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Japan's 100th prime minister must bring big ideas for nation's future

Communication and clarity are needed to inspire public participation in politics

Japan's next prime minister should focus on structural reforms. From left, Taro Kono, Fumio Kishida, Sanae Takaichi and Seiko Noda hope to win the job. (Photo by Uichiro Kasai)

TOKYO -- Shortly after Yoshihide Suga took office as prime minister one year ago, I wrote in this column that it was important for the new government to integrate its response to the coronavirus pandemic with the structural reforms that Japan needs.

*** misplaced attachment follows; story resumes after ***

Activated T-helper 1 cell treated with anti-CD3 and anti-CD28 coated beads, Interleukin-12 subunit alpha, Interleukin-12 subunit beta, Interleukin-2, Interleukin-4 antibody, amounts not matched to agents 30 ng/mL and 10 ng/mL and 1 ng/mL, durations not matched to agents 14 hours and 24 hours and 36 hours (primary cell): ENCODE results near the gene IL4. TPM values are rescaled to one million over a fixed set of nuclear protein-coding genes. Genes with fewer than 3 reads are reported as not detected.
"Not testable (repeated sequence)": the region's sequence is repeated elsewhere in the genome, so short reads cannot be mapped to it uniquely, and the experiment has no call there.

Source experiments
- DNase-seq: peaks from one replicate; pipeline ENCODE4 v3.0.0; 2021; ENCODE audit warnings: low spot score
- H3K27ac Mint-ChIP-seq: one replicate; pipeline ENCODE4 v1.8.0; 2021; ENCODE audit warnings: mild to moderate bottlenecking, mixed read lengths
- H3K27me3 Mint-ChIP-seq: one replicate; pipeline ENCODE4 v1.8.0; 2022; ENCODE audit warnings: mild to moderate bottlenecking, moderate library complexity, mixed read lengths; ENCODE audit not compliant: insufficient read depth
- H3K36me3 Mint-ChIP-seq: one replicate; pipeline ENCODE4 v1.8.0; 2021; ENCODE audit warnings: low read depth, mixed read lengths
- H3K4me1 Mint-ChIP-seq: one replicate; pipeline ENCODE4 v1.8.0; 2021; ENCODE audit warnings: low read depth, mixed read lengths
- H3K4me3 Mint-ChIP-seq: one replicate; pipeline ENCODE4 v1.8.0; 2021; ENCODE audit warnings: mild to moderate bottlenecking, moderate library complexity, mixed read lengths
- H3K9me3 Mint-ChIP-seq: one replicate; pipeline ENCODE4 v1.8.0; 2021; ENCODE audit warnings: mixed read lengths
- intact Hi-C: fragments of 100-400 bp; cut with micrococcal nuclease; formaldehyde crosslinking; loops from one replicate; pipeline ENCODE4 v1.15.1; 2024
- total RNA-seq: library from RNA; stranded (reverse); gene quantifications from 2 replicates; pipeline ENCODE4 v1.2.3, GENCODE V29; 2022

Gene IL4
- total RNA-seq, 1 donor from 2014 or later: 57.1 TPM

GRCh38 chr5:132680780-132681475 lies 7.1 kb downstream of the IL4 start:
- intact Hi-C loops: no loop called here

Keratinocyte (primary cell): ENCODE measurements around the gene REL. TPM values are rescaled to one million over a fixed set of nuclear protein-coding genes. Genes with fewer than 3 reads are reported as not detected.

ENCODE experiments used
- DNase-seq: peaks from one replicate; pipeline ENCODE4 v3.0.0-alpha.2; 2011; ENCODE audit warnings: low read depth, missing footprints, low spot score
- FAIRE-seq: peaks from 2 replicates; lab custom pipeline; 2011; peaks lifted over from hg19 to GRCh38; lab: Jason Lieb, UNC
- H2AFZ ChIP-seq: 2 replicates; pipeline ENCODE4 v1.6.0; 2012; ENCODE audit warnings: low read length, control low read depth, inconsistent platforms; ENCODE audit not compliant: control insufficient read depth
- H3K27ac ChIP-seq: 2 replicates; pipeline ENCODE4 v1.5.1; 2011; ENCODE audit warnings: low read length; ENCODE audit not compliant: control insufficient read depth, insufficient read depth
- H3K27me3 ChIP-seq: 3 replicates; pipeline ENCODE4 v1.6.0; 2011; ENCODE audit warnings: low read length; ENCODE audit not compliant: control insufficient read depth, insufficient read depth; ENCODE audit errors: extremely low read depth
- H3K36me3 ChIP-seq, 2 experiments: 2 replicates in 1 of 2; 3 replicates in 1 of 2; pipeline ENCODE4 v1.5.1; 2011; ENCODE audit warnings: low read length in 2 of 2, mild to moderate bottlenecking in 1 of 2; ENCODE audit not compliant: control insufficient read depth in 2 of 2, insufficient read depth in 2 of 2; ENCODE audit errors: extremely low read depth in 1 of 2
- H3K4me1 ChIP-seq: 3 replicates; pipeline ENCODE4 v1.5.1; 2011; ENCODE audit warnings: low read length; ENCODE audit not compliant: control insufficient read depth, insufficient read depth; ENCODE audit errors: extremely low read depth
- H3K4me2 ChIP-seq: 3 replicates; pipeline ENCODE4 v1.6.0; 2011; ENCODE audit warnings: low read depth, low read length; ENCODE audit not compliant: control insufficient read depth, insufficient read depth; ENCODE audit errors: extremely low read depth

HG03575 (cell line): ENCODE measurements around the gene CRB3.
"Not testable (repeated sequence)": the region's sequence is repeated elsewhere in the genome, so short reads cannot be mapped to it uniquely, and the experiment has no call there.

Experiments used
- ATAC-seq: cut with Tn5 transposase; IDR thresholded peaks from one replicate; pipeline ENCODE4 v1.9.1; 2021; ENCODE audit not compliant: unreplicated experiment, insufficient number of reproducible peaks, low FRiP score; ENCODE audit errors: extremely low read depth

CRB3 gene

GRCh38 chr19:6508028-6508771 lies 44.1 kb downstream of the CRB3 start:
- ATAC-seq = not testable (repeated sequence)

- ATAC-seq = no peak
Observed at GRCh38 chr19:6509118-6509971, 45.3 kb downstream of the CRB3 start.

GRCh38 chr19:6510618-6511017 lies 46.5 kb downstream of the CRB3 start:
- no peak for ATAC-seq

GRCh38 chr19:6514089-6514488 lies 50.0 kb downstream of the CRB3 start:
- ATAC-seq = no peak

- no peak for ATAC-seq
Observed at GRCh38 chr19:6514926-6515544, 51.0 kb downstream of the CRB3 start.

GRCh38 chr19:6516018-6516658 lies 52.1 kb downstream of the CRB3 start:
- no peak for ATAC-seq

Suga, whose predecessor Shinzo Abe stepped down because of a chronic illness, said he would carry on the policies of Abenomics. Of Abenomics' "three arrows" -- monetary easing, fiscal stimulus and structural reforms -- the third arrow of structural reforms that boost productivity was always a bit lacking. Reflecting on that, Suga launched a digital agency to break down the barriers among Japan's government ministries.

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